Today marks the end of our 10 day long journey in London. For the past 10 days, we have been blessed with incredibly good weather, not having had to use our ponchos and umbrellas at all. This would also be the last day we would be ‘enjoying’ the cold weather of London.
The first visit we made today was to the National Gallery. As we exited the Charing Cross tube station, a breathtaking sight awaited us. Beneath the clear blue sky dotted with white, fluffy clouds was Trafalgar Square and the National Gallery.
Trafalgar Square is surrounded by museums, galleries, cultural spaces and historic buildings. We had the opportunity to view Nelson’s column, a monument built to commemorate Admiral Horatio Nelson, who died at the Battle of Trafalgar, and the four bronze lions at its base. We saw people scurrying towards the four lion sculptures, which had their paws elegantly placed above one another, to take pictures with it. We learnt that the paws on the lions are in fact more like cats’ paws because the sculptor who was commissioned to create the statues took so long using the dead lion as a model that its paws had decomposed badly. He therefore had to use cats’ paws as a source to copy them as inspiration. In front of the National Gallery were numerous street buskers ranging from those who had painted themselves totally in gold and silver like statues, and artists who were drawing the flags of countries around the world on the stone floor in chalk. The vibrant atmosphere added on to our excitement.
Soon we would soon be viewing artworks by esteemed artists including Leonardo Da Vinci, Claude Monet and Raphael.
Today was also the last time we would be meeting David, our Blue-Badge tour guide. Because our group was large we were divided into two. While David took one group around the rest were given free time to wander through the galleries, then we would switch. David through the various galleries and gave us a quick but detailed explanation of the paintings, on the background of the artists and the evolution of the style of the paintings they adopted. He had chosen to do this to give as a chronological overview of the painting from the religiously themed work of the Renaissance to the more elitist work of British painter Joshua Reynolds who specialized in historical works denoting the gentry as Classical subjects as the elites liked to be painted as mythical characters, which elevated their personality and the values or virtues they stood for in real life.
One painting that captured my attention and lingered in my head was an artwork painted by Pierre-August Renoir, Boating on the Seine. What was unique about this piece of painting was the way it was drawn – in the Impressionist style. I was especially drawn to how he had captured light’s changing qualities on the water – the river in the painting seemed as though it was flowing right before my eyes.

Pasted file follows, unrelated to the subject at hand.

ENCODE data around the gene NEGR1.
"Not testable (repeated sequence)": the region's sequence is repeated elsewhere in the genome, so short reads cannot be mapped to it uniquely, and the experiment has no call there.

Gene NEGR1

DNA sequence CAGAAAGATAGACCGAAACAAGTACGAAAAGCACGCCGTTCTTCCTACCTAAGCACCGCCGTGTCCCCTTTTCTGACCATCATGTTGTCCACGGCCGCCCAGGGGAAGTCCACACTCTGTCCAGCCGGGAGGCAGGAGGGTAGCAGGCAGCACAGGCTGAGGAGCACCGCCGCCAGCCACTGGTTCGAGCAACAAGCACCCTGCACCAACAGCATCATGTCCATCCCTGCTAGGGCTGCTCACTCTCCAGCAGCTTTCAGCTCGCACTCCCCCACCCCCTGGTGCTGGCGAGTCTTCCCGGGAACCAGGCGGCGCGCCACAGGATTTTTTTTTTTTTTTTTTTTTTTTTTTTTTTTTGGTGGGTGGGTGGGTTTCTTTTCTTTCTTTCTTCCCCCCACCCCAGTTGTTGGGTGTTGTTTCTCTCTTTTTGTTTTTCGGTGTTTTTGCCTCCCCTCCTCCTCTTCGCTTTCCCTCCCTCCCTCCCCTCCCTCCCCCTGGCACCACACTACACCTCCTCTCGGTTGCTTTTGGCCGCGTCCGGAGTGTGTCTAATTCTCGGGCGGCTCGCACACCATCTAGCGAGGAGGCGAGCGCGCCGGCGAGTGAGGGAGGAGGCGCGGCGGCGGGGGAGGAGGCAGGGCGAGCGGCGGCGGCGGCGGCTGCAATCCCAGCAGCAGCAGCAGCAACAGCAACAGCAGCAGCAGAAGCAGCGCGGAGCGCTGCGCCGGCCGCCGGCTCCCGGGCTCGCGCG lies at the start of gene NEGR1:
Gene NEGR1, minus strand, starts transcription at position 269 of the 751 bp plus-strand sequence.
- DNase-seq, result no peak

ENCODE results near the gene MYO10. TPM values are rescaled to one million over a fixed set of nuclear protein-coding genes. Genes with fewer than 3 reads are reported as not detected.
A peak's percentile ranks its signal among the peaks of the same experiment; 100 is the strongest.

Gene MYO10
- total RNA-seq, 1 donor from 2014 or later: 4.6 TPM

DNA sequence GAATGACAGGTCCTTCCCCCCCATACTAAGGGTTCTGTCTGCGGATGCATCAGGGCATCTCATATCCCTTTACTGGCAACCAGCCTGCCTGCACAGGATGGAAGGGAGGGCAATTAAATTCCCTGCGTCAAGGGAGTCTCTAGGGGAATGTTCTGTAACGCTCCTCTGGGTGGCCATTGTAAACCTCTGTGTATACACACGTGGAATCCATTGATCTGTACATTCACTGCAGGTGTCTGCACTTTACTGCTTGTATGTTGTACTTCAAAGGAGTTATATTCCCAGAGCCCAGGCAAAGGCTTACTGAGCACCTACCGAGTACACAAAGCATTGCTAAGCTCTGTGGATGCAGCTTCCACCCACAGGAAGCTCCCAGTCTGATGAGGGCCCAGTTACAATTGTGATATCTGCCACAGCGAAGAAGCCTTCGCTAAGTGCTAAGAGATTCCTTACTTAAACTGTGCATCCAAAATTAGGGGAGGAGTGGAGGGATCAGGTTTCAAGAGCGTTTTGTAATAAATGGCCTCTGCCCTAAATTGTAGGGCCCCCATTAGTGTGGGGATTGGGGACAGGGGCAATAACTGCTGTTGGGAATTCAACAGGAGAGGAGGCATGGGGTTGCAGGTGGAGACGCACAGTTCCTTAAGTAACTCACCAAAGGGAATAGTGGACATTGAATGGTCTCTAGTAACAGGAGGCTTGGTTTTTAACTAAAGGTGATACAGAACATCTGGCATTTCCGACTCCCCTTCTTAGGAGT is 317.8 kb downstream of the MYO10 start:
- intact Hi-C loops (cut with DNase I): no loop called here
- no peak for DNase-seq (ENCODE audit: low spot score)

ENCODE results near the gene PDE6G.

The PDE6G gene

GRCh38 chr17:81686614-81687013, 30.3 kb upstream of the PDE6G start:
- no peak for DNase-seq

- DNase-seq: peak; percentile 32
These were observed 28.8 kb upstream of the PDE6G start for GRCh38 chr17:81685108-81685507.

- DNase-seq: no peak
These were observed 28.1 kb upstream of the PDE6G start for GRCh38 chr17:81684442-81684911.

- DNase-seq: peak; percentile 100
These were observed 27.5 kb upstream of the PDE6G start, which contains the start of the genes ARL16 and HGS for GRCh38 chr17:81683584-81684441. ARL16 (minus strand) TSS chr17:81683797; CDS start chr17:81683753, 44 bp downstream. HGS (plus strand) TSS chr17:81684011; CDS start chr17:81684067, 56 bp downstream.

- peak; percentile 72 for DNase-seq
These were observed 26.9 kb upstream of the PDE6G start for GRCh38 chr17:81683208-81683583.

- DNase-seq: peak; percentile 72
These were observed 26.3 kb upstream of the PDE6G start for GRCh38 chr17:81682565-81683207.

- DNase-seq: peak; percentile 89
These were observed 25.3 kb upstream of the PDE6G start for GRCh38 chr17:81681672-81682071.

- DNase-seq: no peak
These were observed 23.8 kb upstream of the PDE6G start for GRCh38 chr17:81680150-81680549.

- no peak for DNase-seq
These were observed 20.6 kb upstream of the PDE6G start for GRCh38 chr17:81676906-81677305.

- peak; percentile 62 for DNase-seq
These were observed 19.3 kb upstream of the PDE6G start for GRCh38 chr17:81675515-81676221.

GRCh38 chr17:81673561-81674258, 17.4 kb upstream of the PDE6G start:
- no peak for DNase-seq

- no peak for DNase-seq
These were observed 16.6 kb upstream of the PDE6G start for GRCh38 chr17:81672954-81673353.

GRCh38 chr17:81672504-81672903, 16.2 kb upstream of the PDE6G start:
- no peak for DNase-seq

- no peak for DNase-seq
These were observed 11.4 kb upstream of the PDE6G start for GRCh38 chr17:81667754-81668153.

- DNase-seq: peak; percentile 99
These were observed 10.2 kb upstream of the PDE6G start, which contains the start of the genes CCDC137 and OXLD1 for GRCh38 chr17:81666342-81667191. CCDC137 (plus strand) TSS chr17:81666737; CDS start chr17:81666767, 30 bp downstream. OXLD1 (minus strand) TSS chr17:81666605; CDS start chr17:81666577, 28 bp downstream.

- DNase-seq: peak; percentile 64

With its massive collection of over 2,300 paintings, the National Gallery is very complicated. With its numerous galleries and many floors it would have been difficult to see everything so David’s tour was useful for us to get an overview.
All too soon however it was time for us to move on to our next destination.
Our last stop before we bid our goodbyes to London was the Victoria and Albert Museum, and the National History Museum. As we did not have the time to visit both museums, we were given a choice, and were split into two groups. The museum that I chose to visit was the Victoria and Albert Museum, which displayed among many, many other things sculptures, jewelry and the evolution of fashion over the years.
To me the most eye-catching attraction there was undoubtedly the copy of the famous sculpture ‘David’, by Michelangelo. Despite it being a copy I could not help but be awed by its massive size, and as it was my first experience of the work of the genius sculptor Michelangelo, I could not help but to stare in awe at its majesty even though it was a replica.
Another popular attraction at the Victoria and Albert Museum was the exhibition of jewelry designed over the years. It was a pity that photography was not allowed in this exhibition but the glistening jewels have been successfully ingrained in my memory.
It was now time to bid farewell to the beautiful city of London. The past 10 days have been physically draining but we all had acquired valuable lessons, be it life skills or knowledge.
All of us on the trip seem to have the same ambition- we all want to return to London one day, to visit these places again but with more time to see even more.
It is my sincere hope that all of our wishes will eventually come true.
Till then, goodbye London!